Review: Girl Comics #1

If you’ve read my blog or, you know, looked at the title of it, you’ve probably pretty much figured out that a) I’m a girl b) I like comics and c) I like women making comics.

Given all of the above, do I really need to tell you I love this? I swear, it’s like someone went into my brain made a comic just for me.

But let’s get past all the initial giddiness and just get to how awesomely good all of this is.

First of all: Marvel, please please please make a poster of Colleen Coover‘s intro piece. It deserves to be hanging in every girl’s bedroom. I will buy five of them if you make it into a poster. And it’s not just me — I have friends who also want it as a poster. I love it.

Starting with a lyrical, nearly wordless tale written by G. Willow Wilson with art by Ming Doyle, Girl Comics #1 definitely starts off right — it’s feminine and mysterious but not stereotypically “girly” at the same time.

The next story by Trina Robbins and Stephanie Buscema is, however, but playfully so. Robbins tells the story of Venus trying to return to her job on earth as a fashion magazine editor, only to find things have changed, and not for the better. Buscema’s retro-inspired art is a delight and all of this is cute and romantic and way too much fun.

Valerie D’Orazio‘s Punisher story, with art by Nikki Cook is probably the most straightforward and traditional of all of the stories here, but these four pages do a lot with a little — an entire backstory is told through several, simple images — and the effect is very powerful.

Lucy Knisley‘s Doctor Octopus story is hilarious and adorable, and Robin Furth’s and Agnes Garbowska‘s steampunkish retelling of Hansel & Gretel, featuring the Richards kids is inspired and different.

Concluding the issue is a dreamlike take on the Jean Grey/Cyclops/Wolverine love triangle by Devin Grayson and Emma Rios.

I absolutely adored the profiles on Flo Steinberg and Marie Severin (also, Marvel, when you’re making a poster of Colleen Coover’s intro image, will you also manage to collect some of Marie Severin’s work into a book? Please?). These were unexpected and fun bonuses.

This is an awesome showcase of the diverse talent of female creators — and just comic creators, period. I can’t wait for the next one.

It’s a wonderful little anthology, but it’s more than that.

I started Comicsgirl way back when as a teenager because I knew there was more to comics than what most people saw. I knew that comics had some great things to offer women. But even now, especially in mainstream comics, I often don’t feel like I’m recognized. Sometimes, I have to struggle to see myself in the comics I read. But Girl Comics makes me feel like I’m being acknowledged. No, maybe it’s not going to be everyone’s thing, but I wish I could go back in time and give this to my 17-year-old self. I wish I knew a bunch of 15-year-old girls I could buy copies of this for. And for me, that makes this is a beautiful thing.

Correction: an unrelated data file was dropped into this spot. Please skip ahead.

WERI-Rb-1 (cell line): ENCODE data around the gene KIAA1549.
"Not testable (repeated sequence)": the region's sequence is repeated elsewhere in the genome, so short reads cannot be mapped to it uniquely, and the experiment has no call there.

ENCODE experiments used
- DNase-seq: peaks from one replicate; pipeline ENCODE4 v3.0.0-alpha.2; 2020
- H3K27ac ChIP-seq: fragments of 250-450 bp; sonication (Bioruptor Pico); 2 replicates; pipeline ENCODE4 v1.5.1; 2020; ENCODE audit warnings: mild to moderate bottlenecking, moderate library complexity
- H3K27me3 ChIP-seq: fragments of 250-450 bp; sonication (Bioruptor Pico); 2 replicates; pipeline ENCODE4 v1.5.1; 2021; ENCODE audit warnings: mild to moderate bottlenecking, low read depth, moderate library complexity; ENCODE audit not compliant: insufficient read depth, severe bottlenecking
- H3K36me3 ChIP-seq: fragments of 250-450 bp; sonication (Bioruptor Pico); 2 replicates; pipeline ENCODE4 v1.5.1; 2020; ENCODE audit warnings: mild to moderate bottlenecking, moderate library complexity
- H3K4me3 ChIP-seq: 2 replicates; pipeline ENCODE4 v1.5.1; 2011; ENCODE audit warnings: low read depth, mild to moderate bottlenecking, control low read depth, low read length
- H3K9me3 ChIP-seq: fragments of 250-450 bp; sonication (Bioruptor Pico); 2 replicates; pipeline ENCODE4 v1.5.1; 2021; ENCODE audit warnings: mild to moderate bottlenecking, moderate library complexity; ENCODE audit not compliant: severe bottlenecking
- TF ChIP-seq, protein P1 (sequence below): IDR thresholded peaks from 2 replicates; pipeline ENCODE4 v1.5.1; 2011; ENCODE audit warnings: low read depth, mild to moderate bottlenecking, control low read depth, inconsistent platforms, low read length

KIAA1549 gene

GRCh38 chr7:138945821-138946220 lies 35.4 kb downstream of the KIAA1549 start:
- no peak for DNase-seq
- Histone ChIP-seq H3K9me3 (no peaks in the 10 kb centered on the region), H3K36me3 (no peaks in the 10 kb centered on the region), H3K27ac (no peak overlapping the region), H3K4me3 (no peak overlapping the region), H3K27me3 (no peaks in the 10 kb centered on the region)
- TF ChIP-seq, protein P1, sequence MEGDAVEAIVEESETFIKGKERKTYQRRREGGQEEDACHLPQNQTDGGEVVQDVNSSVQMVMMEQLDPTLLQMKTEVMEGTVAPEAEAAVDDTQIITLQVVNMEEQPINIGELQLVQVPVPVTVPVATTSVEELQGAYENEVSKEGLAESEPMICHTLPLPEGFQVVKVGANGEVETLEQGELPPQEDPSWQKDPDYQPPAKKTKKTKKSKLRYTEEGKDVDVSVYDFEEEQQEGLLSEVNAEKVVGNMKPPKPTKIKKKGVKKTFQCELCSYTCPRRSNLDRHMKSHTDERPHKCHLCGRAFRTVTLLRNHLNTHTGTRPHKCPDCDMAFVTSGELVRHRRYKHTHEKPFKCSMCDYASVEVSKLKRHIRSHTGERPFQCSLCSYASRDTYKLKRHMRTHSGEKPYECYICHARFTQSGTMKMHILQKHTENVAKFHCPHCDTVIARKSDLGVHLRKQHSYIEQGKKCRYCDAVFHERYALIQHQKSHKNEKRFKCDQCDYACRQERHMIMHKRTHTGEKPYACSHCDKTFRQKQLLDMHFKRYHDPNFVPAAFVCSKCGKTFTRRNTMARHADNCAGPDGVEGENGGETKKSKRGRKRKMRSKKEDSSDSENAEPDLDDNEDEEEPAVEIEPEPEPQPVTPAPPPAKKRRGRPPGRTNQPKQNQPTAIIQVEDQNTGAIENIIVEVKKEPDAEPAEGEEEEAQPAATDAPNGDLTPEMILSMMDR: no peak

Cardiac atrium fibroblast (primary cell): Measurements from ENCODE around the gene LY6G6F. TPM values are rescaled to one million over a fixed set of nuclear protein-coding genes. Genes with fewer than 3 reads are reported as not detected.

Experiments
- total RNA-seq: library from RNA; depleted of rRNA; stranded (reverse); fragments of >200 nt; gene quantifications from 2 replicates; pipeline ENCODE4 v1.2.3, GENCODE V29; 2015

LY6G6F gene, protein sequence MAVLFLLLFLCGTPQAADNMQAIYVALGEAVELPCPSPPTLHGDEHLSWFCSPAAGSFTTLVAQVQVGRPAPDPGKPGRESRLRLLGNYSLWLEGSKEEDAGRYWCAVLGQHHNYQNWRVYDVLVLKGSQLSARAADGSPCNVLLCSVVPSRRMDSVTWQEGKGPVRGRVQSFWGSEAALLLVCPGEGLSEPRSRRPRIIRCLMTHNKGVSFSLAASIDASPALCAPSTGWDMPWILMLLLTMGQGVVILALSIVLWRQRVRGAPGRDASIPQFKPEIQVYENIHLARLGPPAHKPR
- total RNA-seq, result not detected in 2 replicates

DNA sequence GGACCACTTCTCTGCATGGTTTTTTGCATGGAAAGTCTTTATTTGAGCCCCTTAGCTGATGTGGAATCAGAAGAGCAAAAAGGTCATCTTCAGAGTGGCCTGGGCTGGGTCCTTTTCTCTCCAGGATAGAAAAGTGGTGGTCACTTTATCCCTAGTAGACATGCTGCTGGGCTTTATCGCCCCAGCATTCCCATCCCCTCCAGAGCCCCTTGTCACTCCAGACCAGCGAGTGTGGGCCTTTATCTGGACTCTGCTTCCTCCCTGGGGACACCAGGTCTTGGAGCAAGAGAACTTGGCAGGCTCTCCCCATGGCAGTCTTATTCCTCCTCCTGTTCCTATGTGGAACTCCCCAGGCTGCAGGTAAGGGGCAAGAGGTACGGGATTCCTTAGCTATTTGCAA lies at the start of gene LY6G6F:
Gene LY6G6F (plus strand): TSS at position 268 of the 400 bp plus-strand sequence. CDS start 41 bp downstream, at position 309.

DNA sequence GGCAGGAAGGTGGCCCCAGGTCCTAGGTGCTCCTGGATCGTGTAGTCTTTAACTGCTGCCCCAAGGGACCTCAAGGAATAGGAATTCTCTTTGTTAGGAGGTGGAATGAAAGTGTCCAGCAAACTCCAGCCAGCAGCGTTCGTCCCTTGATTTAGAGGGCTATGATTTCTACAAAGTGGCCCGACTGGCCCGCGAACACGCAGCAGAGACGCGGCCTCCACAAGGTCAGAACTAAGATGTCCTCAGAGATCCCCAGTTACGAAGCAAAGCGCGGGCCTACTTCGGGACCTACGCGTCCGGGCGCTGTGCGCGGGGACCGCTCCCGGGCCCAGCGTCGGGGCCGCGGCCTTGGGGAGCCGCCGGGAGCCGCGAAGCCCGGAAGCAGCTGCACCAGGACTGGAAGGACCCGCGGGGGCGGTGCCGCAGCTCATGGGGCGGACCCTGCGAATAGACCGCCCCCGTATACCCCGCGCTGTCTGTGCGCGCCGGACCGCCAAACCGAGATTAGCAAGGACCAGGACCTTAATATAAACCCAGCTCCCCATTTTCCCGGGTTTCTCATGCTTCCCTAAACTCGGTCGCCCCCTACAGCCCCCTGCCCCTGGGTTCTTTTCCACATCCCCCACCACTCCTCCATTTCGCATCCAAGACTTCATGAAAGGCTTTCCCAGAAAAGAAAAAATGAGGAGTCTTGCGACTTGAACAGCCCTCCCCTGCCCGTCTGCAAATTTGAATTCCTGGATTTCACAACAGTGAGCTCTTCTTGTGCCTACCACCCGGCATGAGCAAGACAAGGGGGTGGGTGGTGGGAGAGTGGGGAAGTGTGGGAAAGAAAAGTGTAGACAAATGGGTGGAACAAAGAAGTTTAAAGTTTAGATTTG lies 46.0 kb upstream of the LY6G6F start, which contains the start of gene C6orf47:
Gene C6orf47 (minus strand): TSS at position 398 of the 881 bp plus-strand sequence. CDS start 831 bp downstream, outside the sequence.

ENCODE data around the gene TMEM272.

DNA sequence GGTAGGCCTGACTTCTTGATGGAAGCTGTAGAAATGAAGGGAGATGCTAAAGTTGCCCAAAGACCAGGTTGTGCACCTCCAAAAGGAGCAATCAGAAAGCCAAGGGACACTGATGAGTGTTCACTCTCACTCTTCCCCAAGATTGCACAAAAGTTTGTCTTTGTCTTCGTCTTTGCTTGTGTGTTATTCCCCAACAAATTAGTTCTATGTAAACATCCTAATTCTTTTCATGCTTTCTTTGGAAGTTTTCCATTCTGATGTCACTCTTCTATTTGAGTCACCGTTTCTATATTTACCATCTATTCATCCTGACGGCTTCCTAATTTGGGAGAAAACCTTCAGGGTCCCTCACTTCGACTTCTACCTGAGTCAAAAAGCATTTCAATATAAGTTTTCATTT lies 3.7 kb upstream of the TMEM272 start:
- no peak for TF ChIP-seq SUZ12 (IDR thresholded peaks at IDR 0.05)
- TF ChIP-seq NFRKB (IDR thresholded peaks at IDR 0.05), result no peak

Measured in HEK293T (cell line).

4 thoughts on “Review: Girl Comics #1”

  1. I was happy to see your review of this. I would have one up if there wasn’t some crazy prolonged mental block against writing sitting on my brain lately.

    I thought exactly the same thing about the intro by Coover. It’s a poster waiting to happen. I know that it is a sequence of fictional characters, but I still felt an emotional response to it, like if it had been a tv commercial about real rescue workers or something.

    I don’t always read text pieces put in comics, but I thought the profiles were really good also, and actually read them. This comic does a lot of hings right, I think. It’s good to see your take on it.

  2. It’s not perfect but I think it’s a pretty lovely thing — I think people keep wanting to ascribe some political/social messages to the pieces here, but I think they’re just neat comic stories. That happen to be made by women.

    It worked for me, but I was pretty much on board from the beginning and after reading some of the interviews with the editors, I was even more on board. I’m fine with people not liking it, but I think a lot of the reaction is more about the what it is rather than what’s inside.

    (And don’t worry about the typos — my keyboard’s been uncooperative lately too.)

  3. I really enjoy the anthology concept in general, and I thought the women-creator-focused issue was an interesting spin on putting it together. The whole package was really well done, and I enjoyed the bios on Flo and Marie as well. It’s nice to see Valerie D’Orazio making the leap to the other side of the table, so to speak, in such fine fashion, and Stephanie Buscema’s artwork fit the Venus story to a tee (or perhaps it was the other way around!). I’m very much looking forward to the remainder of this LS, and would love to see more books in this format showcasing your-not-run-of-the-mill talents.

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